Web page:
Reach out to Readers
As a new author, you can take advantage of social media to get your writing out in the world and find new fans.
Social media are websites and applications where users create and share content and participate
in social networking. These platforms are a great place for readers to discover you. You can share your author life, your progress on your book, and other “authorly” tidbits about writing and the challenges you face.
You are probably on one or more social networks now as an individual. As an author or soon to be author, your focus is business. Your author shares on social media are about writing and you as an author. Your best strategy is to have separate accounts for your writing life. That way you can continue your personal shares but focus your professional shares on your writing.
Social Media Platforms
Each social media platform has a unique audience and a different way of sharing. You’ll need to experiment to find which platform gives you the most traction.
An author page is the place to focus on your works and anything about your genre. This is a Facebook business page and tends to be the choice for most writers.
Later on, when your book is published, your author page gives you control over marketing and using Facebook to promote your email newsletter list and your book through advertising.
In addition, your page allows you to create a group for your fans where they can meet and chat with you and other fans.
The twitter feed moves fast. Tweets are short. Use hashtags to target readers interested in your genre. Twitter posts do best with an image, so stock up on your images.
Twitter is also a great place to meet other authors and editors.
Instagram is imaged based. And, you can use multiple hashtags to garner new followers.
If you have a Facebook author page, you can connect your Instagram account and your page. You’ll give both an added boost.
Instagram attracts young people. If your book is targeted
toward younger readers, it’s a great social platform.
Instagram is a mobile app, you’ll be posting and responding on a mobile device like your phone or tablet.
Yes, YouTube is a social platform. If you like making videos or going live to chat with your readers, YouTube is the second largest search engine. You can connect with readers with tags for every video and share information in the video description.
These four social media platforms are the most productive for authors. Other choices include Goodreads as an author and Pinterest.
How to Choose A Social Media Platform
If you are already on one or more social platforms, you have an idea of how comfortable you are working with posting and responding on those platforms. You also know that social media can be a time suck. You could spend all day on any one social media platform.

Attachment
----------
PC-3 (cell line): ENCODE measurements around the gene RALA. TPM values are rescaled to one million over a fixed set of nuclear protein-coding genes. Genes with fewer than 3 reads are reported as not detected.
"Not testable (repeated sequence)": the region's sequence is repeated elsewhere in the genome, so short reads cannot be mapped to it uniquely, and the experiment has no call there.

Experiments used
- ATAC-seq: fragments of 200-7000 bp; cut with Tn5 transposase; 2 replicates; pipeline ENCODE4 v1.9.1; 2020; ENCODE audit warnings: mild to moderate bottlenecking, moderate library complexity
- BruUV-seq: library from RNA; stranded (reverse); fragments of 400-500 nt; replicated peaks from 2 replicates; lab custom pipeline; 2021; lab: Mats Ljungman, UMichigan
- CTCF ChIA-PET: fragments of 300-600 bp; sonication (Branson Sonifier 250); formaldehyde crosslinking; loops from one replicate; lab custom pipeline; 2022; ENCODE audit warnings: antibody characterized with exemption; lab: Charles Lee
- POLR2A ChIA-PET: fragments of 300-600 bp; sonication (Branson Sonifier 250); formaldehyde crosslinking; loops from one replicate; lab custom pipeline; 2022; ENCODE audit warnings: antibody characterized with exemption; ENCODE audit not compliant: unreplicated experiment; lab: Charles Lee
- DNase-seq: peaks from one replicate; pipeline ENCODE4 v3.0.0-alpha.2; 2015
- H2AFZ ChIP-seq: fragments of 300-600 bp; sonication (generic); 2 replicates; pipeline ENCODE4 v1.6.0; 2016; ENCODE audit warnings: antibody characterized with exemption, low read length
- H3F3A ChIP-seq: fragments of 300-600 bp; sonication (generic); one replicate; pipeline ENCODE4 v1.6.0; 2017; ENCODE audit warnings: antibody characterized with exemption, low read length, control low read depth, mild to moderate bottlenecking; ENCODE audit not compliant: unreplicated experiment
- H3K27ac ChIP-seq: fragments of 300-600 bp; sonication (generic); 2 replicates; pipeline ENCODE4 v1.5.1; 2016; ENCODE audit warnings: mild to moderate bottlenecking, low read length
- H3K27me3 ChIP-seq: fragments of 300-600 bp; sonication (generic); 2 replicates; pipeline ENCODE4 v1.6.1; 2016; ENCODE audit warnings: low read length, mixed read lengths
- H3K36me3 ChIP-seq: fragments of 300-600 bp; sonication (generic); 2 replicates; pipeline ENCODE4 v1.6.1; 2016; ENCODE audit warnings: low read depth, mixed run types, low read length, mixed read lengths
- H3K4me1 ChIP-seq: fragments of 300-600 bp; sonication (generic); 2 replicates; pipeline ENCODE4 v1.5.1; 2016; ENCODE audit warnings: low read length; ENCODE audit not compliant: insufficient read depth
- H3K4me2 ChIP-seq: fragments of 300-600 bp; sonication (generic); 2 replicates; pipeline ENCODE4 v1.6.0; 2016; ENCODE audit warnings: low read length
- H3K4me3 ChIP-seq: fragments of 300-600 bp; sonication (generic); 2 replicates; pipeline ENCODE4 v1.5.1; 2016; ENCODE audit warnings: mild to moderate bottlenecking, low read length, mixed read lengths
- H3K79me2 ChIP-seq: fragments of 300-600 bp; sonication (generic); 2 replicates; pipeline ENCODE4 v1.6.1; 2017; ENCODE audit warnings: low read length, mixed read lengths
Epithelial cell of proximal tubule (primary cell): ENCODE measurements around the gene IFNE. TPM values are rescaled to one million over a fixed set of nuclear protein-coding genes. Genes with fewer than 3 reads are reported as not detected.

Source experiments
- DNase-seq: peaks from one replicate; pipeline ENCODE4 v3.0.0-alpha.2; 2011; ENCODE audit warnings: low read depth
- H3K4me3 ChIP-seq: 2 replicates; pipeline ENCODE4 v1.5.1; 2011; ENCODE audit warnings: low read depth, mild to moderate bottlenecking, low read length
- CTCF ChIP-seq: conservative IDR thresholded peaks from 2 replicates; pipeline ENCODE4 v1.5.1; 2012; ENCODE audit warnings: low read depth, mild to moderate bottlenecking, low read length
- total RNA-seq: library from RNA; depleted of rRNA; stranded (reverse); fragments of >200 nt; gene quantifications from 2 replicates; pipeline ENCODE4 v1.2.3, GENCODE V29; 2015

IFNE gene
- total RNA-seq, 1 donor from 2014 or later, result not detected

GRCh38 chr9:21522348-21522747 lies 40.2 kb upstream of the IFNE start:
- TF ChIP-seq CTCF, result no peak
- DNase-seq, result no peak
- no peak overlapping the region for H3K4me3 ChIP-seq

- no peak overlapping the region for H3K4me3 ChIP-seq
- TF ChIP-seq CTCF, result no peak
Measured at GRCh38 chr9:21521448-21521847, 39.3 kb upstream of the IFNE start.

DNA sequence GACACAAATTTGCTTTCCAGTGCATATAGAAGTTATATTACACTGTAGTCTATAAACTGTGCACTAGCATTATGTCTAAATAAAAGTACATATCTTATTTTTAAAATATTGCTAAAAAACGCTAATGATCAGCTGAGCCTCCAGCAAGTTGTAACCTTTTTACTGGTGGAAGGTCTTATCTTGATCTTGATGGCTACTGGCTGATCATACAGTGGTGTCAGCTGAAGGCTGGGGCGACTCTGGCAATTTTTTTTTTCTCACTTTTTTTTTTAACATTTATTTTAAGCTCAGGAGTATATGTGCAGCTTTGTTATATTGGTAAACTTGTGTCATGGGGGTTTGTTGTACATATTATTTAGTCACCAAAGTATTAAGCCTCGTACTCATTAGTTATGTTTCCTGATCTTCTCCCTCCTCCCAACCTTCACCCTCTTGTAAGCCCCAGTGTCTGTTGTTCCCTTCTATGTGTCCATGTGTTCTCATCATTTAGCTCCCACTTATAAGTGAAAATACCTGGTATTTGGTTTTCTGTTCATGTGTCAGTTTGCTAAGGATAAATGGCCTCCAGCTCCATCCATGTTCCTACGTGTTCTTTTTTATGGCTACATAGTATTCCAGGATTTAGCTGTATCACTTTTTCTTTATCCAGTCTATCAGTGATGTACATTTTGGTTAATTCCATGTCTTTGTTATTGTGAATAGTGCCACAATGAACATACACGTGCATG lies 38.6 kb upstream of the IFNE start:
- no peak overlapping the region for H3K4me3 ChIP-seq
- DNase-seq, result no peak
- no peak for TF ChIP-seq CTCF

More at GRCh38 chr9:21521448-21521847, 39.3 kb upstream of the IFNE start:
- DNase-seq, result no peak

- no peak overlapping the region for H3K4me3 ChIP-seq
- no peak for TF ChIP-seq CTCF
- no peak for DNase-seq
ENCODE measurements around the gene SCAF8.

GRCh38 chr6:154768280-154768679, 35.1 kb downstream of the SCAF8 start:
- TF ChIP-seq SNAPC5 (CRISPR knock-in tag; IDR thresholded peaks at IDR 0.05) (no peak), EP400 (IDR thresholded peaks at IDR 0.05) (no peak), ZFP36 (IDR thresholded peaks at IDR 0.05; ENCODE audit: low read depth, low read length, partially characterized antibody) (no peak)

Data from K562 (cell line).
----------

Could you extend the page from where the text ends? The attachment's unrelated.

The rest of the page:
Starting your author social media life can feel overwhelming if you spread yourself over several social media platforms. The best way to begin is to choose one and focus your writer promotion there. Remember that you are promoting your business. Have fun, but keep the focus professional.
Consider how you are most comfortable. If you like
sharing text Facebook is your best social medium. If you love sharing images, you may want to focus on Instagram or Pinterest. If you love video and connecting with viewers, YouTube or going live on your Facebook page may be your preference.
As a writer, you want to spend your time writing. Social media takes time. Use discernment and discretion to steward your time. Yes, marketing is part of being an author, but don’t get caught in a social media
Photo by Merakist on Unsplash
Connect with Your Readers
While you are writing your mystery novel, your work on your author platform improves the success of your book launch once the story is finished. Your website gives readers a place to discover you and your work. An email list gives you a way to communicate with these readers and build enthusiasm.
When you send an email to a reader, it’s a personal note from you to that particular reader. You want to bring them in on the story of your book success.
There are quite a few steps to setting up a successful email connection with your readers. Take them step-by-step. You don’t have to do them all in one day.
Create A Giveaway
Create a giveaway for readers who join your email list. This is your gift to them for connecting with you. You give the reader a free gift for signing up for your email newsletter. You want to make it something related to your mystery. You will build interest in your story, before it is completed.
Make your giveaway as a first-time author simple. The main objective is to build a stronger connection with you and your story.
Format your giveaway to make it easy to send as an email attachment. For short pieces use a PDF. If you wrote a novella, use BookFunnel to distribute the story in the reader’s preferred format. BookFunnel distributes your book in .mobi, .epub and PDF files according to the reader’s choice.
Set Up Your Email Provider
An email provider does the heavy lifting of sending emails to subscribers. Using an autoresponder, the email provider automatically sends a sequence of emails and delivers your giveaway. This saves you the time of responding to each reader individually.